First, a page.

Archive for Peformance in Pomona

Distant Lands, Blowups, Quiet Whispers: the First Five Days of the Pacific Standard Time Performance and Public Art Festival

Posted in reviews and commentary, video footage with tags , , , , , , , , , , , , , on January 24, 2012 by Carol Cheh

The first five days of the jam-packed Pacific Standard Time Performance and Public Art Festival have passed, and I’ve survived, albeit barely. Since Thursday, it seems like I’ve spent a lot of time driving to the farthest reaches of Greater Los Angeles to watch stuff get blown up, lit up, and shot at. Crowd-pleasing spectacles have definitely dominated the game.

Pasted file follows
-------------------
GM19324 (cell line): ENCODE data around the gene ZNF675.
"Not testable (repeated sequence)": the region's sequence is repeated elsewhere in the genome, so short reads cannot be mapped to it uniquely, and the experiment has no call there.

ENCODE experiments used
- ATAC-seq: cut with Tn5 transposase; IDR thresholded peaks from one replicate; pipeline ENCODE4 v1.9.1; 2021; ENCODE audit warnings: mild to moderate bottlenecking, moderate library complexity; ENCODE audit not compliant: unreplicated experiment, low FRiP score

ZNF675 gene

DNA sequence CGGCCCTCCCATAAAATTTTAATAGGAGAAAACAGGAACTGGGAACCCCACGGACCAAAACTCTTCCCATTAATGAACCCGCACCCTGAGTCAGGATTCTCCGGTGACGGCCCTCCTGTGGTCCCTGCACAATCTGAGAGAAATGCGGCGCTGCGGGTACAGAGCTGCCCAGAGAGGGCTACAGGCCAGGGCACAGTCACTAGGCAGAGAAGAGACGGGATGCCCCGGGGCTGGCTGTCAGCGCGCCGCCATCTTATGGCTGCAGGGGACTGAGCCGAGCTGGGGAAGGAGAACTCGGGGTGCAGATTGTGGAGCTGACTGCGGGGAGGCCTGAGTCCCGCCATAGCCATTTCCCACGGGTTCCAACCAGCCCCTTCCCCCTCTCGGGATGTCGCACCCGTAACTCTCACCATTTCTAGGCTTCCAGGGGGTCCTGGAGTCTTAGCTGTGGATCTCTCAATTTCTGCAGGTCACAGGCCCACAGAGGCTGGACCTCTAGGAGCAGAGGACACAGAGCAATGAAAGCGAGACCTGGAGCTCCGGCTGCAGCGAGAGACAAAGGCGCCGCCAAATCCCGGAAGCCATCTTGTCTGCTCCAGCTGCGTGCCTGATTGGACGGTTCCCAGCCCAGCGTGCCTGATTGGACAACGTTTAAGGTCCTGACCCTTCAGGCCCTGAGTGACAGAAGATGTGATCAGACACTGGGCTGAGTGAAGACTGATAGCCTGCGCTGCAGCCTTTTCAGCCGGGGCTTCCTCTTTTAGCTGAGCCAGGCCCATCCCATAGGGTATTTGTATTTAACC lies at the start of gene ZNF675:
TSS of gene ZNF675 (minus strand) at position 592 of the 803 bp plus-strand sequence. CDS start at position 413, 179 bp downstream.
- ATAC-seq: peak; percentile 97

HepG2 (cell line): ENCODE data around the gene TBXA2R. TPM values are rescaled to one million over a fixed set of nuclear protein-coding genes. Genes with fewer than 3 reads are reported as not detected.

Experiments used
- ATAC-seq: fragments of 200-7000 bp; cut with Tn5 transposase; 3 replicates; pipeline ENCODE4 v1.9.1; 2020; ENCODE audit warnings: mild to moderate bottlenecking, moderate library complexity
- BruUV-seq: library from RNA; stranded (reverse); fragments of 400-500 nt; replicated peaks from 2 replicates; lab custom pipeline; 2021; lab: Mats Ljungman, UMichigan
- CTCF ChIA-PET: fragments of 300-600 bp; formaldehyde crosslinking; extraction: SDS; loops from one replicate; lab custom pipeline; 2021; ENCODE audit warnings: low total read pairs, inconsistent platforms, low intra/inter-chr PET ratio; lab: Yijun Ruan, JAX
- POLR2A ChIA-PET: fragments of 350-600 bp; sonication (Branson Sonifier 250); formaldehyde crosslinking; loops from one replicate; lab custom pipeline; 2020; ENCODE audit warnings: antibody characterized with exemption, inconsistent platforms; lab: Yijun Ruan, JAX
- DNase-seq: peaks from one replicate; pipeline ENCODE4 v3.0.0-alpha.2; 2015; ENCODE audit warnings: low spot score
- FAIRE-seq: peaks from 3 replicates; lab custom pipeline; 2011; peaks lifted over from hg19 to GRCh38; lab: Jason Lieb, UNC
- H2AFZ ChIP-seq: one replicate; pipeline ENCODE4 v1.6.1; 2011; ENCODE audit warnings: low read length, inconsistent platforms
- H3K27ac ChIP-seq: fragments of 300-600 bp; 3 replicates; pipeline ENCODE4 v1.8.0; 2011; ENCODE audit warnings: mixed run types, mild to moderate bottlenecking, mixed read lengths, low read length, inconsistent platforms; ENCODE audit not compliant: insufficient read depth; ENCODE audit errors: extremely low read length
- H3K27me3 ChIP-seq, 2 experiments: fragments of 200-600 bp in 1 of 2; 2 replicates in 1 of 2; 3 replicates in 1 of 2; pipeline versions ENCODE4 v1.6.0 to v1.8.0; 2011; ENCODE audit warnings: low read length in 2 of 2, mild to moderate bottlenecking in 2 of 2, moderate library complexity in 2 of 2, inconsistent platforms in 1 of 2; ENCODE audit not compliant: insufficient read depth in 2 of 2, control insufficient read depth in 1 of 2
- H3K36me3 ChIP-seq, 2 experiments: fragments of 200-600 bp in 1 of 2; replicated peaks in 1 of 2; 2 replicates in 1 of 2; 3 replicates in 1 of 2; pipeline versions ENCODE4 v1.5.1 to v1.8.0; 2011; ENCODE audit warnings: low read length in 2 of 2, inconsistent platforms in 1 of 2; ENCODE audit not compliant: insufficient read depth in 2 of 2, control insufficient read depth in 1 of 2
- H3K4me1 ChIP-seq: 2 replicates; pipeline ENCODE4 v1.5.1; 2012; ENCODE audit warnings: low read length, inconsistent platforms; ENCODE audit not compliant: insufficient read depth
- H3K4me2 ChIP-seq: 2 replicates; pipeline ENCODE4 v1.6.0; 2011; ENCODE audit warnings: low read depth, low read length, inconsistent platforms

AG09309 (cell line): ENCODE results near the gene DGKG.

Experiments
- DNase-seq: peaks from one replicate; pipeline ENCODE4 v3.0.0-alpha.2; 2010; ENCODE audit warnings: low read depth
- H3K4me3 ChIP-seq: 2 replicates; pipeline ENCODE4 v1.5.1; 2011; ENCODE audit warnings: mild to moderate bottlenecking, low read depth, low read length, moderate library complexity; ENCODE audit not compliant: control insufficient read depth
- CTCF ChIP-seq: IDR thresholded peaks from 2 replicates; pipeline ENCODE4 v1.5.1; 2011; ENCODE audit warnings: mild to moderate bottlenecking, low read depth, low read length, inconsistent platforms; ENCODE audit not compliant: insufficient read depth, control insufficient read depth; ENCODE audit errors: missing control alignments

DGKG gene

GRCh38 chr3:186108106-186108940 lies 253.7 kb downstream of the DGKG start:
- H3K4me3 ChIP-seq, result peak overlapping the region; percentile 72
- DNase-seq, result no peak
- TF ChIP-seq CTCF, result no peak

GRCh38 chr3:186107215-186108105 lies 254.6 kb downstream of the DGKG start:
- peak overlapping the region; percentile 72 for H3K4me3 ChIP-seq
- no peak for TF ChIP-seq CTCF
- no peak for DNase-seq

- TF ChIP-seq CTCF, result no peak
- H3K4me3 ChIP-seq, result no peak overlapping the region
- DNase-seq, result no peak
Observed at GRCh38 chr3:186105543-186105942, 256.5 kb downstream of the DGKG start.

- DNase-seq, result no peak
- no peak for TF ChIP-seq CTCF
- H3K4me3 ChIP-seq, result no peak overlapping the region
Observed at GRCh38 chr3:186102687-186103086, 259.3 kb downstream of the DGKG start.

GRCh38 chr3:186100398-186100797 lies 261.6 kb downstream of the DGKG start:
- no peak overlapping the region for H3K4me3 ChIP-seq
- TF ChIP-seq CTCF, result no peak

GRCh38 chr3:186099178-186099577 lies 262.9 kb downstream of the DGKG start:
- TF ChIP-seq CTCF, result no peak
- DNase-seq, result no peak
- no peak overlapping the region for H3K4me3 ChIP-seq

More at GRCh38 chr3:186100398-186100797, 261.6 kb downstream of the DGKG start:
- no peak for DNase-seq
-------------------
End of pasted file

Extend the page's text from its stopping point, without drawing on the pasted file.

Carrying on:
On Saturday, hundreds of people came out to Pomona College to see a trio of “performances” (the pieces by Judy Chicago and James Turrell would be more accurately described as temporary public art installations) that took place at strategic locations on campus. They were all nice, although not exactly mind-blowing. I didn’t quite see what was so nifty about John White’s Preparation F, which made a spectacle out of college football players getting dressed and scrimmaging; modern dance works have done this sort of thing better. Chicago’s ejaculatory fireworks in A Butterfly for Pomona were certainly entertaining, and Turrell’s Burning Bridges was a nostalgic and humorous evocation of his then-developing interest in light and the framing of environments. The most remarkable thing about the whole event, however, was seeing so many people turn out for performance—the most I’ve ever seen in one sitting.

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